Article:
It was, of course, a lesson to him. He decided that in the future he must proceed by a recognized route, sailing lightly from landmark to landmark. Such a route his Geographers prepared for him—an early morning constitutional, of three hundred miles or so, to be taken ten times before breakfast. He gave himself a week in which to recover his nerve and then started out on the first of them.
Based on the passage, the primary purpose for the landmarks was to __________.
provide resting points for the King on his journey
establish the borders in which the King could travel
distinguish one country from another
allow the King to find his way
give the Geographers an occupation
allow the King to find his way
We know that the King and his Geographers decided to use landmarks to allow the King to find his way as it says as much in the last paragraph: “He decided that in the future he must proceed by a recognized route, sailing lightly from landmark to landmark. Such a route his Geographers prepared for him.”
Example Question #4 : Identifying And Analyzing Supporting Ideas In Literature Passages
Adapted from “The Little Mermaid” by Hans Christian Andersen in Hans Anderson’s Fairy Tales: A New Translation by Mrs. Paull (1867 ed.)
The Sea King had been a widower for many years, and his aged mother kept house for him. She was a very wise woman, and exceedingly proud of her high birth; on that account she wore twelve oysters on her tail, while others, also of high rank, were only allowed to wear six. She was, however, deserving of very great praise, especially for her care of the little sea princesses, her granddaughters. They were six beautiful children; but the youngest was the prettiest of them all. Like all the others, she had no feet, and her body ended in a fish's tail.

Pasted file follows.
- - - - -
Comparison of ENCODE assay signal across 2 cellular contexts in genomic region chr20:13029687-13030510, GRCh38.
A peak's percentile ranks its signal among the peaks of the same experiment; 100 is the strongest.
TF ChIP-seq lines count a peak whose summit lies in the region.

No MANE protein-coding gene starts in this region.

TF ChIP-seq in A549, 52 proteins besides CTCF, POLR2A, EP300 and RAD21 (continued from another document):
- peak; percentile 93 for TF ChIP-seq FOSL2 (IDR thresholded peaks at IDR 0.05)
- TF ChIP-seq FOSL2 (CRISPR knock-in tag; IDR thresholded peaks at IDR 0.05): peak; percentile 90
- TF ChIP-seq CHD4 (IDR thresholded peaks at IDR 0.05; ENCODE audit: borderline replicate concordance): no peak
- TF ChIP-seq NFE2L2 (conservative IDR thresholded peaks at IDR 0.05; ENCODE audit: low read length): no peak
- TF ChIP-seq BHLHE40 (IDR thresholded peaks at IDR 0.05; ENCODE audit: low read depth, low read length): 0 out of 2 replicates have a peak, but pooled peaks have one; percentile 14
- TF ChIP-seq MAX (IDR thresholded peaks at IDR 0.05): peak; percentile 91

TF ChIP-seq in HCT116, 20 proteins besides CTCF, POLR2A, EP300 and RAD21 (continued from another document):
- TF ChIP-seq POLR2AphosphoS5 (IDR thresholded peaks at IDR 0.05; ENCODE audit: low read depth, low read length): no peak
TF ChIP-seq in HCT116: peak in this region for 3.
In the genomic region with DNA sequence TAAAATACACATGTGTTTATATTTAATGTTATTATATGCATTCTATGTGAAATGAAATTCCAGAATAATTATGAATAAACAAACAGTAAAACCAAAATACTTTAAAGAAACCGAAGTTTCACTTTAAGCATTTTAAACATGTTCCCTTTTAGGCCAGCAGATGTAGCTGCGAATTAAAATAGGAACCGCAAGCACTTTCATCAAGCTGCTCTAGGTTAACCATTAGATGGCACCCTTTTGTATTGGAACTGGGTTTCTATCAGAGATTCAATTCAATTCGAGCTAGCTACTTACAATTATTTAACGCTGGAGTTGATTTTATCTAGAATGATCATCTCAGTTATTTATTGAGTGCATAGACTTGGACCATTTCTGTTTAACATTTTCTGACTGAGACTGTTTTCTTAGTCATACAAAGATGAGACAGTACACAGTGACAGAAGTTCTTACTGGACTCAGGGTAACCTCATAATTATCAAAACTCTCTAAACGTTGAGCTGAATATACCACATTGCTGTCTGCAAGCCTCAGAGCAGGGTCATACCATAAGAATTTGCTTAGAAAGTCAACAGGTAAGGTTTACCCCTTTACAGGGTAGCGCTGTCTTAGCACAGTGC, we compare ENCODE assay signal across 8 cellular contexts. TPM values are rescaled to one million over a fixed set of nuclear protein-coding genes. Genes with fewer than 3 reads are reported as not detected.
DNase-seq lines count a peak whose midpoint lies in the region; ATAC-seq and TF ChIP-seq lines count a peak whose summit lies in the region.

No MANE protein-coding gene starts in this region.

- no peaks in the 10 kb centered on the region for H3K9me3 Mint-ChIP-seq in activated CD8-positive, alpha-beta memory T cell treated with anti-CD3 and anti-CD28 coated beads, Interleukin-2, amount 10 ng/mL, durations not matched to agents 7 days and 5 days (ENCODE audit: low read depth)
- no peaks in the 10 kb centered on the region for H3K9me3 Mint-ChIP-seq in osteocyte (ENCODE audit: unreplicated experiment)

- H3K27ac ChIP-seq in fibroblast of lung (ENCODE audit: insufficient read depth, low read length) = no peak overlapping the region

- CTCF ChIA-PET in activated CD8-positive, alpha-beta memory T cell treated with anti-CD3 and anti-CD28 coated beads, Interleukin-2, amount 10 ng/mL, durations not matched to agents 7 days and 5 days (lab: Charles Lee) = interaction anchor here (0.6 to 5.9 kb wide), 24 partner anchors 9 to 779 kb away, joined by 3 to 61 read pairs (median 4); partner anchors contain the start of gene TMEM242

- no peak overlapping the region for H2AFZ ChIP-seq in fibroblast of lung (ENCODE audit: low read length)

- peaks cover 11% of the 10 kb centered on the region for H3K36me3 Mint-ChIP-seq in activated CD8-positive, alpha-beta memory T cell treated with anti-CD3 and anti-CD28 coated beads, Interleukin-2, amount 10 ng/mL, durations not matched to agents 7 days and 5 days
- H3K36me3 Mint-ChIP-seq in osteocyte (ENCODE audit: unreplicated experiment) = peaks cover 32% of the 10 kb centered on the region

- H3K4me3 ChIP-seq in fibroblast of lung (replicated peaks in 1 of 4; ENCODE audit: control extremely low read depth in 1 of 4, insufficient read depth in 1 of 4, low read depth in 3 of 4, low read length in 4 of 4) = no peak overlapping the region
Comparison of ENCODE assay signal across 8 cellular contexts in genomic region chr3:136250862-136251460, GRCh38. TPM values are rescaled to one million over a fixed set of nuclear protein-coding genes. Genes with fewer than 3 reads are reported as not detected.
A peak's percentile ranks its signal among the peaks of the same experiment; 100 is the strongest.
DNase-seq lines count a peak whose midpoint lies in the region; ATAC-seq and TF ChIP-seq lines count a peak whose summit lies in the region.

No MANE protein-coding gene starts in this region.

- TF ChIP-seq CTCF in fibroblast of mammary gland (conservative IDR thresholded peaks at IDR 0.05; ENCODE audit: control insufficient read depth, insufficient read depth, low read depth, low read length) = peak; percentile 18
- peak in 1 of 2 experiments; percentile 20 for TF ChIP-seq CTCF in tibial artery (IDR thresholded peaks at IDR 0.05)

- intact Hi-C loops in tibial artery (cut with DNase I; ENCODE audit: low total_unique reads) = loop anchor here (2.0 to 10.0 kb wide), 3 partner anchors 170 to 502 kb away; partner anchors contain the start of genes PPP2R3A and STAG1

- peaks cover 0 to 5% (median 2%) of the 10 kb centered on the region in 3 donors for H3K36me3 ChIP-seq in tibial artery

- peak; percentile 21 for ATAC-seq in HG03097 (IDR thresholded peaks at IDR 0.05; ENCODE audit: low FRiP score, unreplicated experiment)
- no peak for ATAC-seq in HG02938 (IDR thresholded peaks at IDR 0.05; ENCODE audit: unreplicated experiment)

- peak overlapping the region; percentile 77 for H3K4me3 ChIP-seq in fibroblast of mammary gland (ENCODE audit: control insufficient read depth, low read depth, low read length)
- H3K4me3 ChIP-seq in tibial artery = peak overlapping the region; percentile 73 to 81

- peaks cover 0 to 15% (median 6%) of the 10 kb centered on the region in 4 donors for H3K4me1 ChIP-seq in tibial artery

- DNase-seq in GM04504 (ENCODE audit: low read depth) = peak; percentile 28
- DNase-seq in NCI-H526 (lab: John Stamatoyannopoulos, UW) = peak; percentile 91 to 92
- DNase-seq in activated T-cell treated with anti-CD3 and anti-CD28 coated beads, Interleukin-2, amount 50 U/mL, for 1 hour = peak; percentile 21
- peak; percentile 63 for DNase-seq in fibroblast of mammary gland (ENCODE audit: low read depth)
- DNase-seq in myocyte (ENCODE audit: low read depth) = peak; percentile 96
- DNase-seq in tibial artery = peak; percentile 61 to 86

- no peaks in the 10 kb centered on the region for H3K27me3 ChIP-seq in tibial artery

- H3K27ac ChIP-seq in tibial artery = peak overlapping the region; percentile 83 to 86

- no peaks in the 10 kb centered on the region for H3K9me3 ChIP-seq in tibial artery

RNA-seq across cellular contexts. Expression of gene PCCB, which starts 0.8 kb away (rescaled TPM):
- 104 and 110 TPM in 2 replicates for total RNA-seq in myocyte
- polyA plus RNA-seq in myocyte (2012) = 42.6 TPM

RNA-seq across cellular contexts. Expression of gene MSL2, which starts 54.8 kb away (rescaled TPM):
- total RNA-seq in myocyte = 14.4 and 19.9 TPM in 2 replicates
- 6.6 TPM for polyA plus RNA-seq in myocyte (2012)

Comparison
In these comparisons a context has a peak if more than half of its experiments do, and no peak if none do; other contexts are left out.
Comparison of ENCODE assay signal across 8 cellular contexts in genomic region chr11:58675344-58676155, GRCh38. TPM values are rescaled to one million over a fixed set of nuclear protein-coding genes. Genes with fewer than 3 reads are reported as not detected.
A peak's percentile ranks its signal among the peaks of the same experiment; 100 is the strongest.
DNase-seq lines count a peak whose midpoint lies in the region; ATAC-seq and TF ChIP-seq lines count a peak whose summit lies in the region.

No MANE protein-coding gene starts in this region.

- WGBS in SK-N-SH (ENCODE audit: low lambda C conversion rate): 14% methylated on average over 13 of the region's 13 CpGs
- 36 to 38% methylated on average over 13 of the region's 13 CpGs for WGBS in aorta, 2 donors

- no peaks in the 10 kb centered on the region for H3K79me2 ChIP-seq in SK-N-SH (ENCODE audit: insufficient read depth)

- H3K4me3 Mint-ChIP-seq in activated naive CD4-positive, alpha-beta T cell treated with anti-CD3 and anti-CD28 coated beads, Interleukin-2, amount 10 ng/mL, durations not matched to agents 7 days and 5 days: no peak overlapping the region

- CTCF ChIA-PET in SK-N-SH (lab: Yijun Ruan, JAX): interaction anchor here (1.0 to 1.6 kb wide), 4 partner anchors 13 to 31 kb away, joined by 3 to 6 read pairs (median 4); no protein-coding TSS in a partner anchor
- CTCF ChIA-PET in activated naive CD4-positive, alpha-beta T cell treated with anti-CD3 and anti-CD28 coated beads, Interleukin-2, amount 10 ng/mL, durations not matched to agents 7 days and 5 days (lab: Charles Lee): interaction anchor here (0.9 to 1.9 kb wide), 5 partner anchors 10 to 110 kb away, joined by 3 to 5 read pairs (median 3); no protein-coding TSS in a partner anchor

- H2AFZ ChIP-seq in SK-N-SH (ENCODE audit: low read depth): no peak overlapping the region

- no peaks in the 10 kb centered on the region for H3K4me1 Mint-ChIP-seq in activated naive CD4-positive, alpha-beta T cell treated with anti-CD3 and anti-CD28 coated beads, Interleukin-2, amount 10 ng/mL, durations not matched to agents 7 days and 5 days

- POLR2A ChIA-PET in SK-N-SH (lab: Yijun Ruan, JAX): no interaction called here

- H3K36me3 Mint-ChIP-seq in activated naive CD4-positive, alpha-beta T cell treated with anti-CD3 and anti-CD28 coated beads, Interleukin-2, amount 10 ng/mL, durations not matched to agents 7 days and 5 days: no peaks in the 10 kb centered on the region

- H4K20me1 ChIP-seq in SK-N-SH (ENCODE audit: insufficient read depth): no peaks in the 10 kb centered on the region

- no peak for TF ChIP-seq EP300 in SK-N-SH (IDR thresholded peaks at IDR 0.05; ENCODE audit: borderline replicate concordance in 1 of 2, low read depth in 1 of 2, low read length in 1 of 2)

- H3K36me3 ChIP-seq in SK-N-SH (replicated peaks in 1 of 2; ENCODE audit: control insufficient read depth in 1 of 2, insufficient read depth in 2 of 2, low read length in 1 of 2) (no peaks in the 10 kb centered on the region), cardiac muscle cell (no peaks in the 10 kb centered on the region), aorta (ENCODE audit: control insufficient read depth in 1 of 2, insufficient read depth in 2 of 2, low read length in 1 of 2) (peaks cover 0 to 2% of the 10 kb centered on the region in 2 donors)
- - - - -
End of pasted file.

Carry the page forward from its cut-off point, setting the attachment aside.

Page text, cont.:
All day long they played in the great halls of the castle, or among the living flowers that grew out of the walls. The large amber windows were open, and the fish swam in, just as the swallows fly into our houses when we open the windows, excepting that the fishes swam up to the princesses, ate out of their hands, and allowed themselves to be stroked.
Outside the castle there was a beautiful garden, in which grew bright red and dark blue flowers, and blossoms like flames of fire; the fruit glittered like gold, and the leaves and stems waved to and fro continually. Each of the young princesses had a little plot of ground in the garden, where she might dig and plant as she pleased. One arranged her flower-bed into the form of a whale; another thought it better to make hers like the figure of a little mermaid; but that of the youngest was round like the sun, and contained flowers as red as its rays at sunset.
She was a strange child, quiet and thoughtful; and while her sisters would be delighted with the wonderful things which they obtained from the wrecks of vessels, she cared for nothing but her pretty red flowers, like the sun, excepting a beautiful marble statue. It was the representation of a handsome boy, carved out of pure white stone, which had fallen to the bottom of the sea from a wreck. She planted by the statue a rose-colored weeping willow. It grew splendidly, and very soon hung its fresh branches over the statue, almost down to the blue sands. Nothing gave her so much pleasure as to hear about the world above the sea. She made her old grandmother tell her all she knew of the ships and of the towns, the people and the animals. To her it seemed most wonderful and beautiful to hear that the flowers of the land should have fragrance, and not those below the sea; that the trees of the forest should be green; and that the fishes among the trees could sing so sweetly, that it was quite a pleasure to hear them. Her grandmother called the little birds fishes, or she would not have understood her; for she had never seen birds.
Who is the main character in this passage?
The Sea King’s mother
The Sea King
One of the fish that swims around in the castle
One of the Sea King’s older daughters
The Sea King’s youngest daughter
The Sea King’s youngest daughter
The main character in this passage is the Sea King’s youngest daughter. She is discussed as a distinct individual apart from the rest of her sisters, and the passage relates her actions, such as when she plants the weeping willow by the statue and listens to her grandmother’s stories.